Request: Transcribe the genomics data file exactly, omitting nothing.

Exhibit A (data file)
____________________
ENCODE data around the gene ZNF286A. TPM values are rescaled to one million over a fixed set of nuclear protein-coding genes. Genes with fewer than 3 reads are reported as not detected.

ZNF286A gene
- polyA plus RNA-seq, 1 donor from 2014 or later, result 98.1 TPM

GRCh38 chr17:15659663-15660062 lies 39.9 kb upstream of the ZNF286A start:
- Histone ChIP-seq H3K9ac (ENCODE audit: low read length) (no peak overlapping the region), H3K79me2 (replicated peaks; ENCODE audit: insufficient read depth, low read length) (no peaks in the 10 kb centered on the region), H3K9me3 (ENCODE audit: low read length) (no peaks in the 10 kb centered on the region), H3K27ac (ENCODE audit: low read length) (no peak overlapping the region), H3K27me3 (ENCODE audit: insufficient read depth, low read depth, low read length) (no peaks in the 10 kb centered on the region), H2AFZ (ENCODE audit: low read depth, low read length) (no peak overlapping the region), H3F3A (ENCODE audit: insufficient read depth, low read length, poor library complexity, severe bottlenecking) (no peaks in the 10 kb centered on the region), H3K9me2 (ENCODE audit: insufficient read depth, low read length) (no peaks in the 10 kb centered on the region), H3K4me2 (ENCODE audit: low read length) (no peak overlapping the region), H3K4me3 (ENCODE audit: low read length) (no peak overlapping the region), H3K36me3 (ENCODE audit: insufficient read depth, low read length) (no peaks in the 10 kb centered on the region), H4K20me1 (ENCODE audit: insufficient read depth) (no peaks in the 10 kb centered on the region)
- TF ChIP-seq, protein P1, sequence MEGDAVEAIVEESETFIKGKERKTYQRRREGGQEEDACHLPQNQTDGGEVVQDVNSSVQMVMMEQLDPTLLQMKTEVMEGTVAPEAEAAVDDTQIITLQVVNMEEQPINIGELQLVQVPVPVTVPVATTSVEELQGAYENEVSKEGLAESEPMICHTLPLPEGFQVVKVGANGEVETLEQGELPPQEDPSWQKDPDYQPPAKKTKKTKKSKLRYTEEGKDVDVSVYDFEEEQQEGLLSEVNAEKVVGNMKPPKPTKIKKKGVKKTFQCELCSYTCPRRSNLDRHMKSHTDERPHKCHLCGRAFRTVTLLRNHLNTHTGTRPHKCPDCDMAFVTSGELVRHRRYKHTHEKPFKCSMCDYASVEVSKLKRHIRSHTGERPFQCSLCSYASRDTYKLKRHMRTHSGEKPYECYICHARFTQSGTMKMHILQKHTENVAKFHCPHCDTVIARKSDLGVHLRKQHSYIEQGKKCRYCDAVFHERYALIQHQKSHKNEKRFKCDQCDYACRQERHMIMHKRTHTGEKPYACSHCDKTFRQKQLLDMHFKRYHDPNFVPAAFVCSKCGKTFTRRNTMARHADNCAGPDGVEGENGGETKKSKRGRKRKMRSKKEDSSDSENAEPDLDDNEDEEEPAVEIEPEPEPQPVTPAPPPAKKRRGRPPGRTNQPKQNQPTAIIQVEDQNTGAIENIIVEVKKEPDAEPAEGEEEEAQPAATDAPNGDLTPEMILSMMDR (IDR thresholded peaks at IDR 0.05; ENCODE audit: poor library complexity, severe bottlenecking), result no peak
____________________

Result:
ENCODE data around the gene ZNF286A. TPM values are rescaled to one million over a fixed set of nuclear protein-coding genes. Genes with fewer than 3 reads are reported as not detected.

ZNF286A gene
- polyA plus RNA-seq, 1 donor from 2014 or later, result 98.1 TPM

GRCh38 chr17:15659663-15660062 lies 39.9 kb upstream of the ZNF286A start:
- Histone ChIP-seq H3K9ac (ENCODE audit: low read length) (no peak overlapping the region), H3K79me2 (replicated peaks; ENCODE audit: insufficient read depth, low read length) (no peaks in the 10 kb centered on the region), H3K9me3 (ENCODE audit: low read length) (no peaks in the 10 kb centered on the region), H3K27ac (ENCODE audit: low read length) (no peak overlapping the region), H3K27me3 (ENCODE audit: insufficient read depth, low read depth, low read length) (no peaks in the 10 kb centered on the region), H2AFZ (ENCODE audit: low read depth, low read length) (no peak overlapping the region), H3F3A (ENCODE audit: insufficient read depth, low read length, poor library complexity, severe bottlenecking) (no peaks in the 10 kb centered on the region), H3K9me2 (ENCODE audit: insufficient read depth, low read length) (no peaks in the 10 kb centered on the region), H3K4me2 (ENCODE audit: low read length) (no peak overlapping the region), H3K4me3 (ENCODE audit: low read length) (no peak overlapping the region), H3K36me3 (ENCODE audit: insufficient read depth, low read length) (no peaks in the 10 kb centered on the region), H4K20me1 (ENCODE audit: insufficient read depth) (no peaks in the 10 kb centered on the region)
- TF ChIP-seq, protein P1, sequence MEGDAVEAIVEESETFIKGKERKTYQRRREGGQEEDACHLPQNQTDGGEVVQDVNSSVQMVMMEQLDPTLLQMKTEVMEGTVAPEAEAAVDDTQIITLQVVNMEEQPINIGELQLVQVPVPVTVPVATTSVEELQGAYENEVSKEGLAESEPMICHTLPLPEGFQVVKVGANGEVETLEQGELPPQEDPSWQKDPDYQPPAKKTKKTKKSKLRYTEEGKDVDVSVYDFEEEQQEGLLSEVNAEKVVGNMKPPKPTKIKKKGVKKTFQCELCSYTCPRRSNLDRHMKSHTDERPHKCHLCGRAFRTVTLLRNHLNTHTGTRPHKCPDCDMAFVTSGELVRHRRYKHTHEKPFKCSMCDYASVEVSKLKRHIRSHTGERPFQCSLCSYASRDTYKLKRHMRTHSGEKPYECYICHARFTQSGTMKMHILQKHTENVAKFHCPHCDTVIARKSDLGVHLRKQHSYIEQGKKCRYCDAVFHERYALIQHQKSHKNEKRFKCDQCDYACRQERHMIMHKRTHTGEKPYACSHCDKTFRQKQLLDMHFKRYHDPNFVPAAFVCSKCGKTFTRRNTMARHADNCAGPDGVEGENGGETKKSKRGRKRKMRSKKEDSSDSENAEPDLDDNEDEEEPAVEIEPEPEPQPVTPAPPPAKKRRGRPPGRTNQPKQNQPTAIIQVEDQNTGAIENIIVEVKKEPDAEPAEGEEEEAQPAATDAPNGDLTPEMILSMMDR (IDR thresholded peaks at IDR 0.05; ENCODE audit: poor library complexity, severe bottlenecking), result no peak